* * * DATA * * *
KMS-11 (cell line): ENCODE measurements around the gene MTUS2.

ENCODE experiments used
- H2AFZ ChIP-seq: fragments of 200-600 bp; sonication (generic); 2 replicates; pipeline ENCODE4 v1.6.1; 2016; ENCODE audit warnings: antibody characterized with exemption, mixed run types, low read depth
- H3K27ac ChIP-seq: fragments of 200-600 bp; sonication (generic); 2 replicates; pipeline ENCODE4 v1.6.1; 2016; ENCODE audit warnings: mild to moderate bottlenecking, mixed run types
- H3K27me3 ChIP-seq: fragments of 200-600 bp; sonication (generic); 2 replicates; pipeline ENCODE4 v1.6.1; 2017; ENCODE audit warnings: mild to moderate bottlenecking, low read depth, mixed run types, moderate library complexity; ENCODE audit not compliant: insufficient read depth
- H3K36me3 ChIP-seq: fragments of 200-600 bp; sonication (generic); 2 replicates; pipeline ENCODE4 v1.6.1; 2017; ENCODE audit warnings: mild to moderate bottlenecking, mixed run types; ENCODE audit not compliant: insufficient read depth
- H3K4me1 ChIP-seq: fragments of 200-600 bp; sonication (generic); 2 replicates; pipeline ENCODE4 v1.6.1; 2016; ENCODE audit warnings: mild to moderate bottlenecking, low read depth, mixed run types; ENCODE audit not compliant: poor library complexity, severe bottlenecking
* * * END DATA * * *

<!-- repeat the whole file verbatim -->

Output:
KMS-11 (cell line): ENCODE measurements around the gene MTUS2.

ENCODE experiments used
- H2AFZ ChIP-seq: fragments of 200-600 bp; sonication (generic); 2 replicates; pipeline ENCODE4 v1.6.1; 2016; ENCODE audit warnings: antibody characterized with exemption, mixed run types, low read depth
- H3K27ac ChIP-seq: fragments of 200-600 bp; sonication (generic); 2 replicates; pipeline ENCODE4 v1.6.1; 2016; ENCODE audit warnings: mild to moderate bottlenecking, mixed run types
- H3K27me3 ChIP-seq: fragments of 200-600 bp; sonication (generic); 2 replicates; pipeline ENCODE4 v1.6.1; 2017; ENCODE audit warnings: mild to moderate bottlenecking, low read depth, mixed run types, moderate library complexity; ENCODE audit not compliant: insufficient read depth
- H3K36me3 ChIP-seq: fragments of 200-600 bp; sonication (generic); 2 replicates; pipeline ENCODE4 v1.6.1; 2017; ENCODE audit warnings: mild to moderate bottlenecking, mixed run types; ENCODE audit not compliant: insufficient read depth
- H3K4me1 ChIP-seq: fragments of 200-600 bp; sonication (generic); 2 replicates; pipeline ENCODE4 v1.6.1; 2016; ENCODE audit warnings: mild to moderate bottlenecking, low read depth, mixed run types; ENCODE audit not compliant: poor library complexity, severe bottlenecking